(Potash Corp. article updated to provide analyst commentary and for closing Potash Corp. stock prices.)
NEW YORK (
) -- Potash producers in North America agreed to sell a big chunk of their crop nutrient to a Chinese distributor at "competitive prices," which may indicate a widely hoped-for bottom to the precipitous decline in potash rates since the recession began.
Though the price wasn't disclosed, the "competitive rates" phrasing likely means that the North American companies -- a marketing consortium called Canpotex that includes
Potash Corp. of Saskatchewan
-- have agreed to sell their product to Chinese buyers for the same $350-per-ton price agreed to by a similar Russian potash consortium in December.
At the time, the Russian group's deal disappointed potash partisans, who had been hoping that demand for the fertilizer had increased enough for the negotiating advantage to have passed into the hands of producers. Instead, the Russian group "caved," as one analyst put it, agreeing to sell its stuff for $350 a ton, well below the previous going rate.
In some ways, Canpotex also caved in its negotiations with China, some analysts say. Its members, after all, had struck a diffident stance ever since the Russian deal in December, telling investors and others that they would never accept a price as low as $350 a ton. ($385 a ton was the suggested low point.) Now it appears they have.
The contract signed by Canpotex on Monday with Sinofert, a Chinese fertilizer importer and distributor, covers about 350,000 metric tons of potash, good for the rest of the first quarter. Interestingly, Potash Corp. owns 20% of Sinofert, whose stock is traded in Hong Kong and on several European bourses.
Canpotex struck confident tones in its press release issued Monday morning. The group said it will announce "plans with respect to second-quarter pricing early in March, after thoroughly reviewing the changing and much-improved overseas potash market conditions."
and investors punished the company's stock. Some analysts said that Wall Street expectations were far too optimistic, given all the downward pressure on potash prices.
The next big test will come in March, when India comes back to the market looking to buy potash under a supply contract with Canpotex that would cover the rest of 2010. India could end up purchasing more than 4 million tons of the potassium-based crop nutrient -- a volume so substantial that it may give India's buyers the upper hand in price negotiations with Canpotex, said Charles Neivert, an analyst at Dahlman Rose in New York.
Also, a gap could potentially open if China doesn't buy any more North American potash after its first-quarter contract expires and if India decides to delay a deal. That would mean a period of weaker sales volumes for Canpotex's members, an unwanted circumstance that could also play into the buyer's hand when negotiating a price. "If India doesn't show up, things get wild," Neivert said.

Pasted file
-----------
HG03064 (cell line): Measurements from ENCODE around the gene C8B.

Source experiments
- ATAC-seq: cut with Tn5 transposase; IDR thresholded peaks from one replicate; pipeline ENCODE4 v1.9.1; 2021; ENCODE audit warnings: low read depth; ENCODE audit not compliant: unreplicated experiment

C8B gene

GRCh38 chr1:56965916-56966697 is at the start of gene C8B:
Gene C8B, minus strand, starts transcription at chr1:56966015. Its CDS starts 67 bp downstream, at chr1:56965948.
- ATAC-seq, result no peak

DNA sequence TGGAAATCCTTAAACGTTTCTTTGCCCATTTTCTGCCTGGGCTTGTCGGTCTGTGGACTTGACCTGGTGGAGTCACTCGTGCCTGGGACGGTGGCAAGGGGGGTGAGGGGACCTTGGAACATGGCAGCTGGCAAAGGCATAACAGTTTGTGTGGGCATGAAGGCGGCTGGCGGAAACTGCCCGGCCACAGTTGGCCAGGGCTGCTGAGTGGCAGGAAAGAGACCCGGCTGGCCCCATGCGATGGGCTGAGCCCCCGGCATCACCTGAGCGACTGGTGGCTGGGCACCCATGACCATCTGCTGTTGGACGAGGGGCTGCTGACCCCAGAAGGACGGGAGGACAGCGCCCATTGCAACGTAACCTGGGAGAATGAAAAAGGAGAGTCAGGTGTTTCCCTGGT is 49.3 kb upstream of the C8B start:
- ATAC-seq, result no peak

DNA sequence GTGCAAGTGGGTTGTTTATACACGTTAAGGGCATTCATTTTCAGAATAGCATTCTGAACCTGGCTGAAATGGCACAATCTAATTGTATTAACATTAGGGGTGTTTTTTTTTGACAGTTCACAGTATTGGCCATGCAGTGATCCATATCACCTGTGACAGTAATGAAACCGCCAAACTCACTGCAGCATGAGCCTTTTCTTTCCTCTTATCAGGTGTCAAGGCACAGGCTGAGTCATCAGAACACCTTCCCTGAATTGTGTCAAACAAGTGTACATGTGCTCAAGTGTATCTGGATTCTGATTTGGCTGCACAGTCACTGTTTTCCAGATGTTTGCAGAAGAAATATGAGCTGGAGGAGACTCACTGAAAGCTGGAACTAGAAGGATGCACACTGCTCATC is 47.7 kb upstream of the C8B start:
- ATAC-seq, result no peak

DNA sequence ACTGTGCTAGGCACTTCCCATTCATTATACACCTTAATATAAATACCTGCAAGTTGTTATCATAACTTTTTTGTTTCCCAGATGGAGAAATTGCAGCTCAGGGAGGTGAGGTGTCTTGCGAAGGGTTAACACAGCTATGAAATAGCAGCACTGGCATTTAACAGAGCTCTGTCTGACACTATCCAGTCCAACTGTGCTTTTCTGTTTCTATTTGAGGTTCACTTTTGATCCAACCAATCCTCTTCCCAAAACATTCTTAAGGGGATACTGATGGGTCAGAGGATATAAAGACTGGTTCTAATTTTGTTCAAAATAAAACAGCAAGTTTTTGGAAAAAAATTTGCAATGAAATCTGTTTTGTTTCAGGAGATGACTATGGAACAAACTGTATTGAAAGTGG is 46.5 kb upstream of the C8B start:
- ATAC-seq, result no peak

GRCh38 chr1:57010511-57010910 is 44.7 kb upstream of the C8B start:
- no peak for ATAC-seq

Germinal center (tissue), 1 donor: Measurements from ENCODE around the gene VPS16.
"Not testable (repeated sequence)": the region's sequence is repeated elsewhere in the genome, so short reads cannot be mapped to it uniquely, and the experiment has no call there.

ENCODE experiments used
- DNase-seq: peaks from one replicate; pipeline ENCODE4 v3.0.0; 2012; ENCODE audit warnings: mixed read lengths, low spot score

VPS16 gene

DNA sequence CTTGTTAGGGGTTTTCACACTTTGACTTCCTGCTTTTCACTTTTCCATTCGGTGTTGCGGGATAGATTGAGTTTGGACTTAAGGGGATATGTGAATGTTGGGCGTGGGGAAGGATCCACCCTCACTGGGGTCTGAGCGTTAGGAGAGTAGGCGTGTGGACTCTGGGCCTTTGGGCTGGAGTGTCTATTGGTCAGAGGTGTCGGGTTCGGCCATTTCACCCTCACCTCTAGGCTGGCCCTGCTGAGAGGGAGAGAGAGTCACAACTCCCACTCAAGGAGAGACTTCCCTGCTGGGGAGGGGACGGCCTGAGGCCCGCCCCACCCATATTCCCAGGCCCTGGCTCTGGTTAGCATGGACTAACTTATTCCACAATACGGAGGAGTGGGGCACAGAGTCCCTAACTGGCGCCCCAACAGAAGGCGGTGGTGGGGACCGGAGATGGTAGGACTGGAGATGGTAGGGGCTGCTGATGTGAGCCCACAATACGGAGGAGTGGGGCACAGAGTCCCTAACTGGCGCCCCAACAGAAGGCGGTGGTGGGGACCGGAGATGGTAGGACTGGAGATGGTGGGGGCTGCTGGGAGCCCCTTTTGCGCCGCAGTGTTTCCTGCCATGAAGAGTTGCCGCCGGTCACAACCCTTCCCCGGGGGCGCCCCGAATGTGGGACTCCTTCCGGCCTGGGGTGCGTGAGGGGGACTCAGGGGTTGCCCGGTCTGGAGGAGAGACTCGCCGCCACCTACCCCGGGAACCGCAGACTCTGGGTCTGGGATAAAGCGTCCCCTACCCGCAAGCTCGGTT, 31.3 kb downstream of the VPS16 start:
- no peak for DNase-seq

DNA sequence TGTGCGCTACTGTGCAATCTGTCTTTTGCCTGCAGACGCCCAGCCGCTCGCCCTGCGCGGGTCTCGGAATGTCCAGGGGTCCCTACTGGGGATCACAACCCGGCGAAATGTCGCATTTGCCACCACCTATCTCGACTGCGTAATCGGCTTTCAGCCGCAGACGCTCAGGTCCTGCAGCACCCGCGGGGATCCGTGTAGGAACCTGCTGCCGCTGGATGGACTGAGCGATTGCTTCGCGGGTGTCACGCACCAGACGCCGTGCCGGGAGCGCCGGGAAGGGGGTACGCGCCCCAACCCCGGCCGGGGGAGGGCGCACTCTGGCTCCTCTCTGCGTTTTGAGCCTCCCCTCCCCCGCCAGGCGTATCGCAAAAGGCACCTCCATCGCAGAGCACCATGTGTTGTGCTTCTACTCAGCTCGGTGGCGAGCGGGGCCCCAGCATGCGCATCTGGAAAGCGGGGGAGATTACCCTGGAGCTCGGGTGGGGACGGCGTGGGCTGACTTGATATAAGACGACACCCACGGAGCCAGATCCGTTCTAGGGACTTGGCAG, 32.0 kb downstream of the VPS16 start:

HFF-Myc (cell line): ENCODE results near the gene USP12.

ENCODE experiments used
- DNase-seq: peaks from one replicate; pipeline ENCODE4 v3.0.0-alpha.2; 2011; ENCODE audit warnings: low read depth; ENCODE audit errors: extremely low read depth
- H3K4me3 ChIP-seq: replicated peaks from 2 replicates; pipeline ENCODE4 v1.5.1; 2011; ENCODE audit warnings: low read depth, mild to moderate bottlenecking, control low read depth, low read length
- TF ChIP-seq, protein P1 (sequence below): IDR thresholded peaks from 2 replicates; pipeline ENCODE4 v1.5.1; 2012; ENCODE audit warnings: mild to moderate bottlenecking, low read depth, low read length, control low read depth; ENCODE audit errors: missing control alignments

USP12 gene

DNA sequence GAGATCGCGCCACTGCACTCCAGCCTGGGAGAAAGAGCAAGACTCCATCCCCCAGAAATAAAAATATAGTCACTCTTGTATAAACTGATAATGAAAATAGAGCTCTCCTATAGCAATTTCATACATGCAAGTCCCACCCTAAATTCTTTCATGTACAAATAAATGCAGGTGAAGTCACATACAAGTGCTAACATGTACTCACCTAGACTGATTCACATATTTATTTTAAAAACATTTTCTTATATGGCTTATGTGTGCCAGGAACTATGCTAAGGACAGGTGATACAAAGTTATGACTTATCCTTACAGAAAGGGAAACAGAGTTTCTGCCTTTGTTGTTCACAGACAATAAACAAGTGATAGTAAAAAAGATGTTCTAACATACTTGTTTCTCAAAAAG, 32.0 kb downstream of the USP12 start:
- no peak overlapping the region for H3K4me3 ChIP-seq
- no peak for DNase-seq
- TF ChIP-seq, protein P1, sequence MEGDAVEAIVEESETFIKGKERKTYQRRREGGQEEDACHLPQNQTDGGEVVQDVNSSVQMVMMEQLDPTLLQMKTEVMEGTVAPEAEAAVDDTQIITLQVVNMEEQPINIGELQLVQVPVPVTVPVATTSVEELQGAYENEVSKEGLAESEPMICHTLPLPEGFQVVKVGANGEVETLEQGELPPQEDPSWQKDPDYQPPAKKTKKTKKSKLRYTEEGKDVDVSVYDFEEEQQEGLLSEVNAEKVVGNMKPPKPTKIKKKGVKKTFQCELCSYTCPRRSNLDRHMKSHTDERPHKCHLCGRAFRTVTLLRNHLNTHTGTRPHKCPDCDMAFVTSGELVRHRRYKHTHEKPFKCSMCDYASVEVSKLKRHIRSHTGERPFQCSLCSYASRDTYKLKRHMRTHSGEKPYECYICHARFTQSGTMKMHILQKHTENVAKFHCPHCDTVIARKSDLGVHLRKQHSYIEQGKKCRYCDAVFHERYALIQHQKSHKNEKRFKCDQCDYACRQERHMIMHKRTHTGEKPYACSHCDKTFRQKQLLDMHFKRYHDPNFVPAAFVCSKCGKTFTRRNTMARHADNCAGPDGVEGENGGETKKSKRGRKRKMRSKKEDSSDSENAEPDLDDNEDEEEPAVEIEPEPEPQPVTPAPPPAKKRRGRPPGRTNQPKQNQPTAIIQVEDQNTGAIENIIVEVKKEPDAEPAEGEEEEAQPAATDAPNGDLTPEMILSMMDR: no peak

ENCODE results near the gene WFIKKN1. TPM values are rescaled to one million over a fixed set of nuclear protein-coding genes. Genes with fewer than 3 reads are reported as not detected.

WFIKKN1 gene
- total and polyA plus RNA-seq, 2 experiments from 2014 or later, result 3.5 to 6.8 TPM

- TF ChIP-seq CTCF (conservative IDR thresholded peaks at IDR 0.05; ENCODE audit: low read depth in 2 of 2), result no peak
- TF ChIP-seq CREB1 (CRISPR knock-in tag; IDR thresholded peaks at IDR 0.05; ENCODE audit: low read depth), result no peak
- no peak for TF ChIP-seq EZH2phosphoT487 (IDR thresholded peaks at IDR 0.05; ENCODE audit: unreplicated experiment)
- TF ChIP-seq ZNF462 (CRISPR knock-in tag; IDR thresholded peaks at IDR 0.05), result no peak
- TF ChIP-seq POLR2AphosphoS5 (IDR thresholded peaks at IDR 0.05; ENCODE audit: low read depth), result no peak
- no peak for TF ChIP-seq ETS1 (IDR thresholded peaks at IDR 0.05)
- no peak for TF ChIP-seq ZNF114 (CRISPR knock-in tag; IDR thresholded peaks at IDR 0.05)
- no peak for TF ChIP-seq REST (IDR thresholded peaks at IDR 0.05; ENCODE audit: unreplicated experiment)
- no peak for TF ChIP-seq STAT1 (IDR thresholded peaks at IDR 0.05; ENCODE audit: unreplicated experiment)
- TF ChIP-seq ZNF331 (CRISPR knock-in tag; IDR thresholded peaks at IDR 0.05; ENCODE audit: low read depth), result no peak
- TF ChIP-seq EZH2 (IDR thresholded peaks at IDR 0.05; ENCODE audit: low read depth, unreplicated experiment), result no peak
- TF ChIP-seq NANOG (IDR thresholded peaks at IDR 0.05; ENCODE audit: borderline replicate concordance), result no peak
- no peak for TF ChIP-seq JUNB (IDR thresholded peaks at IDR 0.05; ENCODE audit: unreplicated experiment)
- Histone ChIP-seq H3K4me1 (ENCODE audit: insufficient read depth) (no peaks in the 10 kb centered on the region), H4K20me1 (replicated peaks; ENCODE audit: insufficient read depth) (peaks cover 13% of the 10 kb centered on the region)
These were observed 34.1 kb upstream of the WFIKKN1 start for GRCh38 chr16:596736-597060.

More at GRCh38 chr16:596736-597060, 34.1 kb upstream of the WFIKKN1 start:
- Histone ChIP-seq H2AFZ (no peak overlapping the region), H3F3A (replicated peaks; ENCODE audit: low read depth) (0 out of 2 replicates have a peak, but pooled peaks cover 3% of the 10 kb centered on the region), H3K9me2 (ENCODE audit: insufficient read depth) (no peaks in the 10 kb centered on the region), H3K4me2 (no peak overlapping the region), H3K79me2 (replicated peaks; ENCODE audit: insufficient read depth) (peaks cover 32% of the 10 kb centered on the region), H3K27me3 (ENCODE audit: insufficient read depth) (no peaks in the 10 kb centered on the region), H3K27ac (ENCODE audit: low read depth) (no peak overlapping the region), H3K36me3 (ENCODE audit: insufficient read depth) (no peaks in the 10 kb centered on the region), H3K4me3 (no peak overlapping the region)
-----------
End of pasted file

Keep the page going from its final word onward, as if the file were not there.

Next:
A year ago, India struck a deal with Canpotex at $460 a ton. This year, speculation has it that India's buyers will likely come to the table with a low-ball number -- perhaps less than China's perceived benchmark of $350.
Over and above foreign supply prices, the outlook for potash companies from here also depends largely on whether farmers in North America decide to use potash in their fields during this spring's planting season. Last year, hurt by tumbling crop prices, most chose not to.
Potash shares closed Monday's regular session at $101.51, down 2%. Shares of Mosaic shares lost 1.2% to $54.54, while Agrium gave up nearly 2% to finish at $57.77.
-- Written by Scott Eden in New York
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Scott Eden has covered business -- both large and small -- for more than a decade. Prior to joining TheStreet.com, he worked as a features reporter for Dealmaker and Trader Monthly magazines. Before that, he wrote for the Chicago Reader, that city's weekly paper. Early in his career, he was a staff reporter at the Dow Jones News Service. His reporting has appeared in The Wall Street Journal, Men's Journal, the St. Petersburg (Fla.) Times, and the Believer magazine, among other publications. He's also the author of Touchdown Jesus (Simon & Schuster, 2005), a nonfiction book about Notre Dame football fans and the business and politics of big-time college sports. He has degrees from Notre Dame and Washington University in St. Louis.